Digital menu board basics, Part 2

by Scott Sharon * • 31 Oct 2018

“Digital menu board basics” is a white paper in four parts. You should also read Part 1, Part 3 & Part 4.

Can you use digital boards to build or improve your brand? Your brand is your promise to your customer. It tells them what they can expect from your products and services, and it differentiates your offering from your competitor’s. Your brand is derived from who you are, who you want to be and who people perceive you to be. Is your brand promise resonating with consumers? In other words, does the customer experience equal their expectation? If you are the innovative maverick in your industry your customers should see you that way. Keep in mind you can’t be all things to all people. Who you are should be based on what your target customers want you to be. You should be who you want to be vs. who you are in the eyes of your customers and potential customers. A marketer’s job is to create and build a brand identity, not just to sell products. How well you do that will have a positive or negative effect on sales now and in the future. Your image should represent what the brand stands for and imply a promise to customers.

What is your plan to drive traffic and build your brand? First, do your research to identify what habits, perceptions or beliefs your customers have of the brand and develop a plan to build, change or reinforce them today. It usually takes one to three years to show significant results. Review the visual aspects of your brand first. Does the look and feel of your promotional materials accurately and effectively reflect your brand? It’s difficult to sell a high-quality product with homemade-looking marketing materials. In the mind of consumers, quality materials equal quality product. Digital menu boards will show your customers you are innovative and up to date with technology even if you want an “old fashion” look. They also make it easier to make the changes you learn from your research.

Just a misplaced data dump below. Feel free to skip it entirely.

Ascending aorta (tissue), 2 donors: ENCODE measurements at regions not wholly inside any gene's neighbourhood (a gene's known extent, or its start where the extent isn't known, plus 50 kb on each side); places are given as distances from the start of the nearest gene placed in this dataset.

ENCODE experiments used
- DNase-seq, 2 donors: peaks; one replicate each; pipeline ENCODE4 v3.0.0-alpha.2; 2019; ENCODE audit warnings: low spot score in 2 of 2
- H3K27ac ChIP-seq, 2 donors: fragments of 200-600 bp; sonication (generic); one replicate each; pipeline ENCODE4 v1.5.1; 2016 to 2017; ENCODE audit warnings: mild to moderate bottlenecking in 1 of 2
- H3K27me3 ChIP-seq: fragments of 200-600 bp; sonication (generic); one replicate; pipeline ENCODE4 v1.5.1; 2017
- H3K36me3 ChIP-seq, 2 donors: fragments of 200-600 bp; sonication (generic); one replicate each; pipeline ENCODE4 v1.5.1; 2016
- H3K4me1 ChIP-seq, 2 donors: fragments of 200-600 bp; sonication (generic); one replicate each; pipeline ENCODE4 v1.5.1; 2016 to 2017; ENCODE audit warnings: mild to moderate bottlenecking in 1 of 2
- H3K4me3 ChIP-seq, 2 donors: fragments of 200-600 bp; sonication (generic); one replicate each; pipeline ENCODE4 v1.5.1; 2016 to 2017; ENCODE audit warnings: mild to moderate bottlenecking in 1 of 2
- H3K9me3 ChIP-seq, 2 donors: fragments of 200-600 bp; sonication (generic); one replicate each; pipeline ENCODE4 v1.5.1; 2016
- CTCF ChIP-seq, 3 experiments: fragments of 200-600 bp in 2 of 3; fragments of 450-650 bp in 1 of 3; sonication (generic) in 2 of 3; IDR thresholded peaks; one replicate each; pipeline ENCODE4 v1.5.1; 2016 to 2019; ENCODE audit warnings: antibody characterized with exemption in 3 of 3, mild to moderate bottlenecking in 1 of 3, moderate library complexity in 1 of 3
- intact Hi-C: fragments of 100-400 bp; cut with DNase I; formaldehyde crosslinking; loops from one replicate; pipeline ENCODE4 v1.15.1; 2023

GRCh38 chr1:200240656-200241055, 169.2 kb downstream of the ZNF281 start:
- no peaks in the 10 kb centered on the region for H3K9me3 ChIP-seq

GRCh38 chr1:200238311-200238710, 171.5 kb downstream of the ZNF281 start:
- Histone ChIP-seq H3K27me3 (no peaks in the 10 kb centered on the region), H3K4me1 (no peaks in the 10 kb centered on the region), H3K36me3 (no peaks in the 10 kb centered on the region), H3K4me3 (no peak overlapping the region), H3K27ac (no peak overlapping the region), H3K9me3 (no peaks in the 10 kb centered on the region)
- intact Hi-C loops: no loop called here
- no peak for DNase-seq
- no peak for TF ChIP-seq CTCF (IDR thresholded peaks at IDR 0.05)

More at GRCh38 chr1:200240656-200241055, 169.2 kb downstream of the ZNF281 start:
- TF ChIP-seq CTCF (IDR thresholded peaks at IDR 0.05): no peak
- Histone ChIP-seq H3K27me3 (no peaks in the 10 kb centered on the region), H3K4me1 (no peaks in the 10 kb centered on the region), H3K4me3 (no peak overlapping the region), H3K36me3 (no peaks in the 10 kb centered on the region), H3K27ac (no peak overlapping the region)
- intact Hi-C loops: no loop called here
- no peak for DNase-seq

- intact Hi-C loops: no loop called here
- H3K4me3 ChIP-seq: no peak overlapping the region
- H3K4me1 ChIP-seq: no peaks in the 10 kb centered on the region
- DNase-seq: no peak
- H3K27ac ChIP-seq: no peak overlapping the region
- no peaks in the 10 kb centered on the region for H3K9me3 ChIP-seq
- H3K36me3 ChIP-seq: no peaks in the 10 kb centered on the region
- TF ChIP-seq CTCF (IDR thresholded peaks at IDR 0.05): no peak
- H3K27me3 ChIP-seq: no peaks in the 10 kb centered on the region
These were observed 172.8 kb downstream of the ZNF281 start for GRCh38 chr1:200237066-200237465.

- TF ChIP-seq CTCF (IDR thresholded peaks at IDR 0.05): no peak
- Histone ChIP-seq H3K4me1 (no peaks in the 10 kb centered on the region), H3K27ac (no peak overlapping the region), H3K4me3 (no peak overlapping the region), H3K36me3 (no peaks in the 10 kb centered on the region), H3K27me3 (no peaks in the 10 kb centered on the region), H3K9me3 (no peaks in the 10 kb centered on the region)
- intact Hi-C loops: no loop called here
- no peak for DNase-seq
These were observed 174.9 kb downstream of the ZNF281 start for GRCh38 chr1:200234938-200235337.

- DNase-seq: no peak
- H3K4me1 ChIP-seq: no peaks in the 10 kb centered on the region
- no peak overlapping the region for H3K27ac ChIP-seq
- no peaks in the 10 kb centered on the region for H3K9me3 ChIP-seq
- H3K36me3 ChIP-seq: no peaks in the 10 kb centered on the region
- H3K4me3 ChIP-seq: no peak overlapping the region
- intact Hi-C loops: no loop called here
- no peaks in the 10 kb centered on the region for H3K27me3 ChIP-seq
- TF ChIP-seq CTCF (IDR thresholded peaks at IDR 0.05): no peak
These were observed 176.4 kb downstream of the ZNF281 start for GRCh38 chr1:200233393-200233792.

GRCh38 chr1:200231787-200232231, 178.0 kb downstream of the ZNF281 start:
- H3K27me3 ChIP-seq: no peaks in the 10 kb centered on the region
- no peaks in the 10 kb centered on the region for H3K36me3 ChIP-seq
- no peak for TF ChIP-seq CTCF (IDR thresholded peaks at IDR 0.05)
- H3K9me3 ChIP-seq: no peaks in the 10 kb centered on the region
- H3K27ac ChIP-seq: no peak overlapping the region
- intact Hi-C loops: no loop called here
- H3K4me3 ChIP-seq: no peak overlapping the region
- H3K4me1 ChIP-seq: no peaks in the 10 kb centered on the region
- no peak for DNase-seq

Here is an example: Several years ago one of the major restaurant brands asked me to review one of their prototype restaurants where they made some significant interior design changes. The first thing I noticed when I entered the restaurant was the increased amount of graphics and images inside. They even added some soffits to increase the space for graphics. Although everything was very nicely done it simply did not work. Too many graphics and too much information simply increase clutter, create confusion and cause your customers to tune it all out. It creates what I refer to as information overload.

Approximately five years later the same brand asked me to review a new prototype restaurant with all digital menu boards. The difference was so dramatic it shocked me. All the graphics clutter was removed and everything was placed on the digital boards. It made a significant improvement in the perception customers had when they entered the restaurant and made the graphics and information much more effective.